She grabbed me and said she didn’t want to go down there. I told her it was fine, we didn’t have to go. (Secretly I was praying he wouldn’t show up in my room later that night).
Instead, I freaked out in the middle of the night having revealed my long-held secret and got in the bed with my mom. And this poor girl woke up and found me not in my room and got so scared she went to my parent’s room, too.
When we all woke up I noticed she was crying and my Mom chastised me for leaving my friend alone.
I felt ashamed. I felt weak. I felt scared.
The next day she told her mom. And her mom found me in school the following day and told me she knew and that we were going to fix this.
I was livid. The secret was out and there was no putting it back in. I saw my entire life spinning completely out of control. I knew, without a shadow of a doubt, that my nanny was going to leave us. I hoped I was wrong. But I knew. To put this into context, she’d been with us since I had been a year old. She was family.
I also knew that this meant my parents would have to find out. I was ashamed. I was embarrassed. I was going to have to explain why I didn’t tell for so many years. Why I kept it secret.
I was terrified.
- The mom invited me and my mom to her home and she “helped” me tell my mom.
- They asked why I never told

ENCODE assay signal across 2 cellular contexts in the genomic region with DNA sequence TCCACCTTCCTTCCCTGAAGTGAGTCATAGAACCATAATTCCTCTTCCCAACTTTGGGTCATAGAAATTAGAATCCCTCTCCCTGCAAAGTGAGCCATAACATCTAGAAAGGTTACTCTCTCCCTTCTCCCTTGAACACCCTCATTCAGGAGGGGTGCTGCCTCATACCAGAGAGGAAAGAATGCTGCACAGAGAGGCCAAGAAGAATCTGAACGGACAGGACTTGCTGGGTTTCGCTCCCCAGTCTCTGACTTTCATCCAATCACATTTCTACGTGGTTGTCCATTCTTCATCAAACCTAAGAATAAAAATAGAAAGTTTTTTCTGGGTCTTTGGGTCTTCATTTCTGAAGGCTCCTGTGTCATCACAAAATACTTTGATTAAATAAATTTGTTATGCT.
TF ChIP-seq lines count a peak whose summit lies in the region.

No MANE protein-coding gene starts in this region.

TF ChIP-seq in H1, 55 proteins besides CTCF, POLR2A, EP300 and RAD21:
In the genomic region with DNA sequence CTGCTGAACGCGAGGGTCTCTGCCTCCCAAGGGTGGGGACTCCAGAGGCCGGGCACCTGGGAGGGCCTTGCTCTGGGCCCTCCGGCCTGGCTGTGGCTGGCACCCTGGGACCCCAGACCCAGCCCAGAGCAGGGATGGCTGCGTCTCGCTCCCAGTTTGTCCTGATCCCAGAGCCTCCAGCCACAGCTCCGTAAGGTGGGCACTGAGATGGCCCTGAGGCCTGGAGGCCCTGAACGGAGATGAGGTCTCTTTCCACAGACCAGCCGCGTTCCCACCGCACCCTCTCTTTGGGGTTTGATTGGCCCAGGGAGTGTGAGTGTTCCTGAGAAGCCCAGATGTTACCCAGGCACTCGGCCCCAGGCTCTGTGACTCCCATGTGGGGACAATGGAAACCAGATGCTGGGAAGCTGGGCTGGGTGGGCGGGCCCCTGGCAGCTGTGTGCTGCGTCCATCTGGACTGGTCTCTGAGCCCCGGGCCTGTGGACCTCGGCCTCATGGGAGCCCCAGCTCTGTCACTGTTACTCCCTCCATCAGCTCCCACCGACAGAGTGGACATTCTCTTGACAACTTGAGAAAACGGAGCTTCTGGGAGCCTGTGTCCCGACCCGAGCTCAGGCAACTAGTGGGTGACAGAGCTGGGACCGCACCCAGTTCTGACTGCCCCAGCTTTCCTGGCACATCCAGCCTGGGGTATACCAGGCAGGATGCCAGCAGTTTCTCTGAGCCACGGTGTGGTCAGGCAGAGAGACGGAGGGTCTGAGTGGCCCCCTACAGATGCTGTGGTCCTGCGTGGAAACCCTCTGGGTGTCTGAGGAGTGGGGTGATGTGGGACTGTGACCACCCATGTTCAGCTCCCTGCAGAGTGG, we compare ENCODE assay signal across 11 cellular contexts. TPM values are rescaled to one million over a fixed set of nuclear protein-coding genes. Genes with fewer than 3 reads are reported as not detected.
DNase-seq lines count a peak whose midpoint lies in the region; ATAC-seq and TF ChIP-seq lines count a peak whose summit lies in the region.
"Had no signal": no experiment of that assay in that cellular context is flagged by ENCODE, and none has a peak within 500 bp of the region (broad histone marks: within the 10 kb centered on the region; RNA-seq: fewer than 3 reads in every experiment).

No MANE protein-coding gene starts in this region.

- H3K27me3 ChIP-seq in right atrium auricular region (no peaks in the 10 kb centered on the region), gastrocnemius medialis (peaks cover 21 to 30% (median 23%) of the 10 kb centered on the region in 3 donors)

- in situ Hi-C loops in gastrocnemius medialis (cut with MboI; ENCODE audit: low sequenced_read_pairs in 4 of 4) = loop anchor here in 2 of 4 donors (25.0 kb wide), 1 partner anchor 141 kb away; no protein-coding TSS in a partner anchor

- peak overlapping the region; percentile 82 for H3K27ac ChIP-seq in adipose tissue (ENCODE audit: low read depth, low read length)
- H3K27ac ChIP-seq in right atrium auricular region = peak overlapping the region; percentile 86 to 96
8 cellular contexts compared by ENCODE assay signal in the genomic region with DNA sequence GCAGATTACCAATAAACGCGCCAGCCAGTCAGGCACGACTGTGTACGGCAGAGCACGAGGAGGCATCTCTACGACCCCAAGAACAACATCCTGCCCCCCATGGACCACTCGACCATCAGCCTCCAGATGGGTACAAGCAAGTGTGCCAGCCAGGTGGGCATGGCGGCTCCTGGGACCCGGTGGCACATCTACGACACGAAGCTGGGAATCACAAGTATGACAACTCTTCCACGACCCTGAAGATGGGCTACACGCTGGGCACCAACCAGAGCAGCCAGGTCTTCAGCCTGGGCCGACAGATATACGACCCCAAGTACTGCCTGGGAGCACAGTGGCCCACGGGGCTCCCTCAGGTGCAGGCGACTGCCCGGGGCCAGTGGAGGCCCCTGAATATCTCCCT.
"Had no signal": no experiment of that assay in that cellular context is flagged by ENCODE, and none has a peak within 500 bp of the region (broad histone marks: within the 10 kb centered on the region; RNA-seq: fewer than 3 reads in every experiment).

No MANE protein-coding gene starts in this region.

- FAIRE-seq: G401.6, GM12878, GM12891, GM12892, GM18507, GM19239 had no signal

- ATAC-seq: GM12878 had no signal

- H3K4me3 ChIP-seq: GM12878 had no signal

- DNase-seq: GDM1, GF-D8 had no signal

- They asked if I was threatened with a gun (No. But being told that I would be blamed was threat enough)
- They asked me if I ever told him I wanted to do this. (Would this have mattered???? I was ages 5 to 9)
- They asked me what he did to me and when I answered that he only put his fingers inside me and made me touch his penis but never actually penetrated me with his penis, they said this was a “huge relief” (I mean, to me it was still an on-going betrayal of trust, messing with my sexual health, and inciting trauma for decades, but yeah, at least I wasn’t technically raped by this monster)
And yes. My nanny left our family. And she married him. And they had a daughter. And I feared for that girl’s safety every single day after.
Heaping. Piles. Of. Shame.
Cut to: Today
I’ve been through my fair share of OTHER negative sexual experiences and assaults. This is just a small sampling of them:
- Like the guy who first snapped my bra and then tried to have sex with me on the floor of my boyfriend’s apartment…WHILE MY BOYFRIEND WAS THERE – and then my boyfriend didn’t believe me.
- Or the older actor in the show who kept telling me all about his sexual fantasies and exploits (and how I was his exact type) and kept promising to “put in a good word” about me to the producers for the next show they were producing
- Or the popular teacher/improv guy who convinced me I was super special and he liked me but then kicked me out of his bed and his home at 2am with a handful of quarters to “find my way home”
- Or the relative who told me he wanted me to stay while he masturbated and when I refused said, “But what about all the things I do for you?” To this day I can’t get him completely out of my life. Because: family.
It’s no wonder we don’t come forward. It’s no wonder we worry about being believed.
It’s no wonder I still freeze when I’m touched unexpectedly.
Men: do better.